Work Camps

And the Influx of Temporary Workers

Temporary work camps and influx of workers can contribute to building economic capacity in Indigenous communities through joint ventures, sub-contracts, jobs, etc. but the risk of potential negative effects also exists. This is a top concern for multiple Indigenous communities and as understood through the lived experience of Indigenous Committee members.

In early 2019, the IAMC-TMX adopted impacts of temporary work camps and influx of workers as one of its top three priorities.  Since then, the Committee has been piloting new approaches to monitoring, preventing and mitigating the potential negative effects of temporary work camps and influxes of workers.


Currently, the Committee’s Temporary Work Camps and Influx of Workers Initiative (the Initiative) is broken down into four areas of work:

  1. Conducting research and analysis of TMC policies and regulations:
  2. Increasing Indigenous participation in oversight of TMC’s Socio-economic Effects Monitoring Plan (SEEMP);
  3. Building capacity for Indigenous communities to participate in socio-economic monitoring of temporary work camps & other influxes of works and mitigate impacts; and,
  4. Documenting lessons learned to develop advice to the Canadian Energy Regulator (CER).

In June 2019, the IAMC-TMX commemorated the release of the Final Report of the Inquiry on Missing and Murdered Indigenous Women and Girls (MMIWG) with a ceremony, and continues to reflect and act on the Report’s Calls for Justice for Extractive and Development Industries through the Initiative.

What is Socioeconomic Monitoring?

Most people can easily picture easily picture environmental monitoring – counting wildlife, or sampling soil or water for in socioeconomic monitoring?

There are a wide range of cultural, social, and economic factors that can be impacted by a major project. Socioeconomic monitoring defines specific indicators to collect and analyze data over time, and thresholds for when a corrective action is needed.

Industry has been doing this kind of work for the environment and health and safety for a long time, but for socioeconomics this work is relatively new.


Working with Trans Mountain Corporation and Indigenous Communities

The Socio-economic Subcommittee (SESC) of the IAMC-TMX is working with Trans Mountain Corporation (TMC) to co-develop Indigenous-focused socio-economic indicators and communication products. Shared objectives include ensuring the socio-economic monitoring framework gives TMC, the IAMC-TMX and Indigenous communities meaningful information regarding potential adverse effects for Indigenous peoples, to ensure that key mitigations are in place, and to share in a timely and meaningful way information regarding broad socio-economic aspects of the project.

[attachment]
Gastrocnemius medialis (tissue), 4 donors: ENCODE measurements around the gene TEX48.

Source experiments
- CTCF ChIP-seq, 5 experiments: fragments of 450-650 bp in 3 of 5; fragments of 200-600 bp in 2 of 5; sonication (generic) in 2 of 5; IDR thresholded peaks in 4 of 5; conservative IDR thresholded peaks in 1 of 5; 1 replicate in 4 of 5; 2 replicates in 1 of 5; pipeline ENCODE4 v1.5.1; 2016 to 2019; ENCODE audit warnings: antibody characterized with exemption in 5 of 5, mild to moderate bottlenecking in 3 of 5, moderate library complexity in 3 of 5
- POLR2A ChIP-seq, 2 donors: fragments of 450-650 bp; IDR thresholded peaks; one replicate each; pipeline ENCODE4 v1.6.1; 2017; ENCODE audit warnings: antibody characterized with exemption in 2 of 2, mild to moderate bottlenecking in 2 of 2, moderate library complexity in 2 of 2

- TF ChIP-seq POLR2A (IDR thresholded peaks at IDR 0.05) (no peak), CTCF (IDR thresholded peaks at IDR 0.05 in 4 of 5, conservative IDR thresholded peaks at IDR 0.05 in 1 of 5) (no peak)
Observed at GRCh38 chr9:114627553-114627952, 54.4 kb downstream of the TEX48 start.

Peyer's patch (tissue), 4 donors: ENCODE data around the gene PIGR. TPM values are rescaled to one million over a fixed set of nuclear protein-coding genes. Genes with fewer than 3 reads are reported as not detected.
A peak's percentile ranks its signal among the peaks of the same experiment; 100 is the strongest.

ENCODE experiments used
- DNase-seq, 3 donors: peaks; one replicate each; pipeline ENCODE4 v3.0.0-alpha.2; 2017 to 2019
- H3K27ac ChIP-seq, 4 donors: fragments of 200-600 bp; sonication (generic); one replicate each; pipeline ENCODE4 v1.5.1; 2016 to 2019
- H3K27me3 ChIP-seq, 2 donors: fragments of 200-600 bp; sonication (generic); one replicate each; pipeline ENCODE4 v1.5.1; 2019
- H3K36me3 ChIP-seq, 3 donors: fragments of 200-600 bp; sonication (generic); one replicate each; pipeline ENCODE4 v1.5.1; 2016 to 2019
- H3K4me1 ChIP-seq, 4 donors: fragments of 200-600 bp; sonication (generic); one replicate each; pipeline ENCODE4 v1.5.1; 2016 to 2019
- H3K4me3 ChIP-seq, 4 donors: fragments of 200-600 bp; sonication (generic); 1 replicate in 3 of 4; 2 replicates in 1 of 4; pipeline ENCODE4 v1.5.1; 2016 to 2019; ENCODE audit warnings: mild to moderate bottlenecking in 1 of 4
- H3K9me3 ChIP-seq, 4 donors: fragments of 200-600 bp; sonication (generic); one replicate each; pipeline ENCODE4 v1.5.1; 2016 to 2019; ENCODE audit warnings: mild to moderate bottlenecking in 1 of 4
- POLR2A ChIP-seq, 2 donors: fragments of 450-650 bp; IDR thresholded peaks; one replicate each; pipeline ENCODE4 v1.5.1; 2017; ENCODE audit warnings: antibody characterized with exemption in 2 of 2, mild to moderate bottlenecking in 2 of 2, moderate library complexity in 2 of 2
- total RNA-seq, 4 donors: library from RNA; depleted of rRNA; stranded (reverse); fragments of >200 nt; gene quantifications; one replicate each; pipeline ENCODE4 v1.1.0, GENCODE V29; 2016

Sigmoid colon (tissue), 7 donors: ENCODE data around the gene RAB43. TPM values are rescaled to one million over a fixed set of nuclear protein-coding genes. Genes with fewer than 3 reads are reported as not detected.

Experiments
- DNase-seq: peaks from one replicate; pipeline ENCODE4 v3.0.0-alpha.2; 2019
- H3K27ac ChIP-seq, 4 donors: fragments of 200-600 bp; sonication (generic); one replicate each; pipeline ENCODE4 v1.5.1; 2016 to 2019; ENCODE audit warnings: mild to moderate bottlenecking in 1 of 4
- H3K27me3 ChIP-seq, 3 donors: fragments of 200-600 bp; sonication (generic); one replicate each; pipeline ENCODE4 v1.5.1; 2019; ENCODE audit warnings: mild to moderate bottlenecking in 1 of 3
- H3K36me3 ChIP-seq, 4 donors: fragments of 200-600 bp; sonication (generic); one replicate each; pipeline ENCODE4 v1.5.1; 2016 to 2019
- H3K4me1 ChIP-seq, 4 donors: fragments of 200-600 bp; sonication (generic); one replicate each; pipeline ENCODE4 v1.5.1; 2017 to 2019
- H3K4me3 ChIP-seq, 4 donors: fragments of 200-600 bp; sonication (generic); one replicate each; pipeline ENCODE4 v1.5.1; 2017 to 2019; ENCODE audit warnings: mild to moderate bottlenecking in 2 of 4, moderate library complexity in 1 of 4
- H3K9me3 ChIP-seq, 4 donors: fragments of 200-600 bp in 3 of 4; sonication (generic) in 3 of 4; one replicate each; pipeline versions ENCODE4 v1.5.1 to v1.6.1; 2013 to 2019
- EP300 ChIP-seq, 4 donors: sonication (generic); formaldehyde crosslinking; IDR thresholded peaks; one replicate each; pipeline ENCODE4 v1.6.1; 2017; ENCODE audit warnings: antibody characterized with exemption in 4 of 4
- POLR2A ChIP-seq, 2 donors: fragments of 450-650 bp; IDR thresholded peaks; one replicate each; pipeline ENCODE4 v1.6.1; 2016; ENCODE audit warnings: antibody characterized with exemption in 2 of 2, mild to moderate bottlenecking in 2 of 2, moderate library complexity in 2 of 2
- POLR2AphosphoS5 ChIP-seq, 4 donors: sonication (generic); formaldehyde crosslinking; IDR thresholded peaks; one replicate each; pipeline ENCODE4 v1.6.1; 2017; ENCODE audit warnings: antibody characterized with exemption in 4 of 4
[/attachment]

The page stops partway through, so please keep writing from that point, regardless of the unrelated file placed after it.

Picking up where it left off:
The SESC is also piloting an approach with Simpcw First Nation, joint venture host of three work camps, in collaboration with TMC and the Canada Energy Regulator, to establish a community-based socio-economic effects monitoring program focused on Simcpw First Nation lands.

The subcommittee is also engaging with Indigenous communities in other regions to understand their interests in relation to temporary work camps and influxes of workers.

About TMC’s Worker Accommodation Strategy

TMC is using a mixed approach to house workers, including:

  • 5 temporary full service work camps
  • Hotels, motels, and bed and breakfasts
  • Apartment rentals and renting rooms in private residences
  • RV Parks

The full service work camps will be operated through Joint Venture partnerships with local First Nations, and will include the following amenities:

  • Accommodation
  • Laundry
  • Dining
  • Lounge
  • Recreation facilities
  • Health and medical services
Work Camps

Non-local Worker Influx by the Numbers

Spread 1 (Edmonton)

  • High: 215 workers per month
  • Low: 0 workers per month

Spread 2 (Stony Plain, Edson, Hinton)

  • High: 695 workers per month
  • Low: 16 workers per month

Hinton to Hargreaves Reactivation Segment (Jasper)

  • High: 55 workers per month
  • Low: 4 workers per month

Spread 3 and 4 (Valemount, Blue River, Clearwater)

  • High: 1138 workers per month
  • Low: 10 workers per month
  • Workers primarily housed in temporary camps, but early works and some overflow will stay in commercial accommodations.

Darfield to Black Pines Reactivation Segment

  • High: 30 workers per month
  • Low: 0 workers per month

Spread 5A (Kamloops, Merritt)

  • High: 575 workers per month
  • Low: 0 workers per month
  • Use of commercial accommodations in Kamloops
  • In Merritt area, workers primarily housed in temporary camp, but early works and some overflow will stay in commercial accommodations

Spread 5B (Hope)

  • High: 499 workers per month
  • Low: 26 workers per month
  • Workers primarily housed in temporary camps, but early works and some overflow will stay in commercial accommodations.

Spread 6 (Chilliwack, Abbotsford)

  • High: 433 workers per month
  • Low: 6 workers per month

Spread 7 (Lower Mainland)

  • High: 261 workers per month
  • Low: 8 workers per month